February 28, 2007
GCRIO Program Overview
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Global Climate Change Digest
A Guide to Information on Greenhouse Gases and Ozone Depletion
Published July 1988 through June 1999
FROM VOLUME 4, NUMBER 5, MAY 1991
U.K. Terrestrial Research: TIGER (Terrestrial Initiative in Global
Environmental Research) is a new, £7 million program sponsored by the
National Environmental Research Council. Key areas to be addressed through field
study, laboratory experiments and computer modeling are the carbon cycle, trace
greenhouse gases, and the water and energy budgets. TIGER will involve
university and polytechnic research groups as well as NERC and other research
institutes. Initial research proposals were due May 10, and research activity
will begin this summer within the U.K. and at sites such as the Amazon
rainforest and the Sahel. For information contact Program Mgr. Max Beran, Inst.
Hydrology, Maclean Bldg., Crowmarsh Gifford, Wallingford, Oxfordshire OX10 8BB
A national Global Change Center Directory is being prepared by the
Center for Environmental Information (CEI) for Oak Ridge National Laboratory.
Centers to be included will generally represent formal institutional
coordination in support of multidisciplinary research, aimed at a broad
understanding of global change as a basis for policy recommendation. Candidates
for inclusion may contact Carole Beal at CEI, 46 Prince St., Rochester NY 14607
Model evaluation: A Model Evaluation Consortium for Climate
Assessment (MECCA) was recently formed to quantify in detail the reliability of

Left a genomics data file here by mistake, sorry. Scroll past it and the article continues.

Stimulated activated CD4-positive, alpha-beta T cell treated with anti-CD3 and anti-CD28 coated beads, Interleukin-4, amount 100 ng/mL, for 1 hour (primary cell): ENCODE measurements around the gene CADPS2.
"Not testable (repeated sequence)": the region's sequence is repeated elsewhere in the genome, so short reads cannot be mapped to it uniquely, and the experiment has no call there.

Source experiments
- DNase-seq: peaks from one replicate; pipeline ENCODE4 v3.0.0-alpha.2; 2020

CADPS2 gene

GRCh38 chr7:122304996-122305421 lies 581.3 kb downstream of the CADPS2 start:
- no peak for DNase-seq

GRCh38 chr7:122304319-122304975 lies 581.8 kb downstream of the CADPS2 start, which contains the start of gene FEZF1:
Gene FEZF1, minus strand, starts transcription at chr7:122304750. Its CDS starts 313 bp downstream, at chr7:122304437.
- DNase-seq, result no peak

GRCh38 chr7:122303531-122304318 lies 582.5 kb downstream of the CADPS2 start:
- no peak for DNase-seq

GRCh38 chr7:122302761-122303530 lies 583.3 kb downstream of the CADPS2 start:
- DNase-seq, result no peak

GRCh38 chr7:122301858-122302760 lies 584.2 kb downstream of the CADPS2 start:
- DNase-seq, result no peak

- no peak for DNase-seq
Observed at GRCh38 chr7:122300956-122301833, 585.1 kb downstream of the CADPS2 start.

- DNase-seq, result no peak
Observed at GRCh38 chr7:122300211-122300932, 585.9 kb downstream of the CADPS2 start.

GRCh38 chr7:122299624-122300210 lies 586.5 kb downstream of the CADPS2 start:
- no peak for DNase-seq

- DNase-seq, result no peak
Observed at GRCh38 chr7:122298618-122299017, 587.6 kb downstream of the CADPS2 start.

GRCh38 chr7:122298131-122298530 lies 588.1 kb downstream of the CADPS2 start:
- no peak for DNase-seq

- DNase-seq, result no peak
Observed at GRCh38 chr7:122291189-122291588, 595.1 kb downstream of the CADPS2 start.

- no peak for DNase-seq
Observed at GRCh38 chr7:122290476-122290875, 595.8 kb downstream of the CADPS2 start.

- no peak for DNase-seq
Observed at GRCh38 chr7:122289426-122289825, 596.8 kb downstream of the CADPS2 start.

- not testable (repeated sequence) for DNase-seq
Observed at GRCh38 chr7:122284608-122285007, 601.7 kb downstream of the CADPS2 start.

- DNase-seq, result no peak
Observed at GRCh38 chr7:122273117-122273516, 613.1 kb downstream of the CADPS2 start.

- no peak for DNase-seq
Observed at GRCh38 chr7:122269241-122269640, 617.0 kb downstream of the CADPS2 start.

projections of changes induced by greenhouse gases. Integrated analysis teams
and modelers, using supercomputer facilities at the National Center for
Atmospheric Research, will attempt to develop preliminary results for the June
1992 U.N. Conference on Environment and Development. The deadline for proposals
for Phase 1 (May-July, 1991) has passed. For information contact MECCA manager
Charles Hakkarinen, Elec. Power Res. Inst., POB 10412, Palo Alto CA 94303
"Buying Time in the War on Global Warming," R. Monastersky, Sci.
News, p. 183, Mar. 23, 1991. Potentially controversial results from a simple
climate model (see Schlesinger article, Nature, p. 219, Mar. 21 in Prof.
Pubs./Gen. Interest & Policy, this Global Climate Change Digest issue--May
1991) suggest that the penalty for delaying reductions of greenhouse gas
emissions is small.
"Methane's Sinks and Sources," P.J. Crutzen, Nature, p.
380, Apr. 4, 1991. The destruction rate of methane, a greenhouse gas also
involved in ozone destruction, may have been overestimated by up to 25%. (See
Vaghjiani article, ibid., p. 406, listed in Prof. Pubs./Gen. Interest &
Policy, this Global Climate Change Digest issue--May 1991.) In this
article Crutzen discusses the results and recommends a 15-20% reduction in
anthropogenic sources of methane, especially landfills and fossil fuels.
"A Radical Mechanism for Methane Buildup," W. Gibbons, Sci.
News, p. 116, Feb. 23, 1991. Los Alamos National Laboratory scientists have
concluded that rising levels of methane in the atmosphere may result from a
depletion of hydroxyl radical at twice the rate previously thought. This article
presents critical views on the results, announced so far only by press release,
from other atmospheric chemists.
"Gas Dispersion Method May Give Clue to Effects of CO2 on Biomass,"
J. Haggin, Chem. Eng. News, pp. 29-31, Apr. 1, 1991. Brookhaven National
Laboratory's Free Air Controlled Experiment (FACE) program has been developing a
system for exposing vegetation to controlled amounts of atmospheric gases in the
field, under otherwise natural growing conditions. This article describes the
system and the importance of understanding interactions between the atmospheric
and terrestrial carbon pools. Tests on cotton plants show that CO2 enrichment
produced 50% more biomass and crop maturity five weeks earlier than normal,
although damage from insects was greater--results that could not have been
determined from previous enclosed-chamber experiments.
"New Study of Forest Response to CO2 Underway," Environ.
Update (Elec. Power Res. Inst.), p. 3, Apr. 1991. In 1990 EPRI began a
program using open-top chambers to determine the long-term responses of plants
and trees to elevated CO2. Five-year experiments at Desert Research Institute
and Duke University are focusing on ponderosa pine and loblolly pine, both
commercially important timber species.
Guide to Publishers
Index of Abbreviations